Use of Guided Visualization in a Ritual

By Olaf Krop

With any guided visualization, it is important to create an environment where men can get out of their present state of being and allow themselves to move to the place that they are creating in their imagination. Do not attempt this while meeting in a public place or where there are a lot of distractions. Men need to be comfortable and in a safe space. An effective guided visualization has four phases: 

  1. The departure, where the men move from their present space into a new space.   
  2. The encounter or experience, where the men create an encounter or experience in their mind’s eye that they will wish to recall. 
  3. The return, where they are gently returned to their present space and bodies. 
  4. Debrief, where they reveal their experience to others and derive meaning from the experience. Be sure to include all four phases in your visualizations!

Departure: have the men relax and begin to focus inward. Focus on their breathing, calm breaths in and out (at least 3 times). Become aware of their bodies as they begin to transport themselves to another place, either by floating out of their bodies, getting on board a ship, etc.

Encounter: Build anticipation for their encounter with statements like “in the distance you see…” or “you begin to sense someone nearby in the shadows…” etc. Lead them through their experience without too much detail, instead asking the men to provide their own detail, such as “What do you see?”, or “Who is standing before you?” Then, the message, such as “What does he say to you?” Also very important: Remind them to REMEMBER the encounter! After the visualization, this is what they will be reflecting on. Remind them several times!

Return: Lead them gently back from the encounter into the present, often reversing the process of the Departure. When the return is complete, give the men several minutes to reflect on the experience, without discussing yet. Perhaps they will write down the encounter, the important message, etc.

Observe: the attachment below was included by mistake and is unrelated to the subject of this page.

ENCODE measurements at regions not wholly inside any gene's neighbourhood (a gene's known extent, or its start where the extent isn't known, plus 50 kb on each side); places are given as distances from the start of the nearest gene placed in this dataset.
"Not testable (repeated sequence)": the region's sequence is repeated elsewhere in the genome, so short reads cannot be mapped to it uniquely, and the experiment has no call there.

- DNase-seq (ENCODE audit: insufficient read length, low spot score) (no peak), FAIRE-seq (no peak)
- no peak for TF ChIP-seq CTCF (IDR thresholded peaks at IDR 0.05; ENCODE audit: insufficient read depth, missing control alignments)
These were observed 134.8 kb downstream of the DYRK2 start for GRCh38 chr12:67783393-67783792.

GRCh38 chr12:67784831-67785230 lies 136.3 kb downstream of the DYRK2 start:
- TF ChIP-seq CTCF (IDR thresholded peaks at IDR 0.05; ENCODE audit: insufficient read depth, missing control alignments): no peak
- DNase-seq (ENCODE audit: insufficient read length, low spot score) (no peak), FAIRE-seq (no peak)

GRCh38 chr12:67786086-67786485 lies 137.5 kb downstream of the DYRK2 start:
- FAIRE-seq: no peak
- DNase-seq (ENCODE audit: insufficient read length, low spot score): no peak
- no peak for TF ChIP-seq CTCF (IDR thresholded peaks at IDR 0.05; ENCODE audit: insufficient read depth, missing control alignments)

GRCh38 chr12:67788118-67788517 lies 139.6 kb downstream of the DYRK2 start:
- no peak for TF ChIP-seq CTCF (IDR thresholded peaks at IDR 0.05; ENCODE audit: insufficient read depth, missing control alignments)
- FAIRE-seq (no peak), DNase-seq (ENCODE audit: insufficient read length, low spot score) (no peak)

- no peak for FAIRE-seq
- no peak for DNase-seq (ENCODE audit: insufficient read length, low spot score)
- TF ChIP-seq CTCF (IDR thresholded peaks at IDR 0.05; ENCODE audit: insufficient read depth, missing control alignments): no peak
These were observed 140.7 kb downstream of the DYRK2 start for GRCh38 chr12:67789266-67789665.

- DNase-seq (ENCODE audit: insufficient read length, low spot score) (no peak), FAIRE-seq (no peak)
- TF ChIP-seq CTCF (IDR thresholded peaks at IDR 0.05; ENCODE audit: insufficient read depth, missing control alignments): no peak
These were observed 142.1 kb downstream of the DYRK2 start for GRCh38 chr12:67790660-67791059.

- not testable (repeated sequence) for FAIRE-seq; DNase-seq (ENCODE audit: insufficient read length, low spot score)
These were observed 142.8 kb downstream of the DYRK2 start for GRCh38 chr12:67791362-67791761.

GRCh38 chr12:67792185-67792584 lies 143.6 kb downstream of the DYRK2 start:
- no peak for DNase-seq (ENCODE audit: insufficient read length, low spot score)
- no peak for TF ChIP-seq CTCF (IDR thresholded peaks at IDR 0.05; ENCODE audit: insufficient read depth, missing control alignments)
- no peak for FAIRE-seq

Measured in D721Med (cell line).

Debrief: Discussing the experience with each other, lesson learned, important message, etc. Be prepared for emotion, if your visualization leads the men to a powerful experience! Often journaling is included, if time permits.

As you read or recite the visualization be very deliberate and slow to allow the men to create the place in their imagination. If you are thinking you are going too slowly, you aren’t going slowly enough!

Your Perfect World”

This is a great exercise to reveal a man’s values and what he wants to see in the world. Knowing what you want the world to look like is an important predecessor to finding your purpose. This exercise should take approximately 30 minutes including the debrief.

  1. Do a departure ritual. (Relax, breathe deeply, feel yourself growing lighter etc.)
  2. “You have been selected for a very important mission. (Pause) You see in front of you a ship. (Pause) This ship will take you to a new world, which is perfect in every way, except that it’s uninhabited. Your mission is to create this place however you want it to be. (Pause) You leave on the ship, travelling a great distance to this new world. When you land, you step out of the ship, and this new world is yours to create in any way you see fit: (Pause at least 30 seconds between each question) What does it look like? What will you make happen? What will community look like? What are the most important values of this community? (This is the most important question! Remember to ask them to REMEMBER their answer.) 
  3. Ask them to bless the community with a short imagined ceremony, and then get back on the ship and return. Close the visualization. 
  4. Report to the team what their community was like. The question of the ‘values of their community’ should be recorded by the men, and you can ask the question: “What will you do to ensure these values are present in your life now?” 

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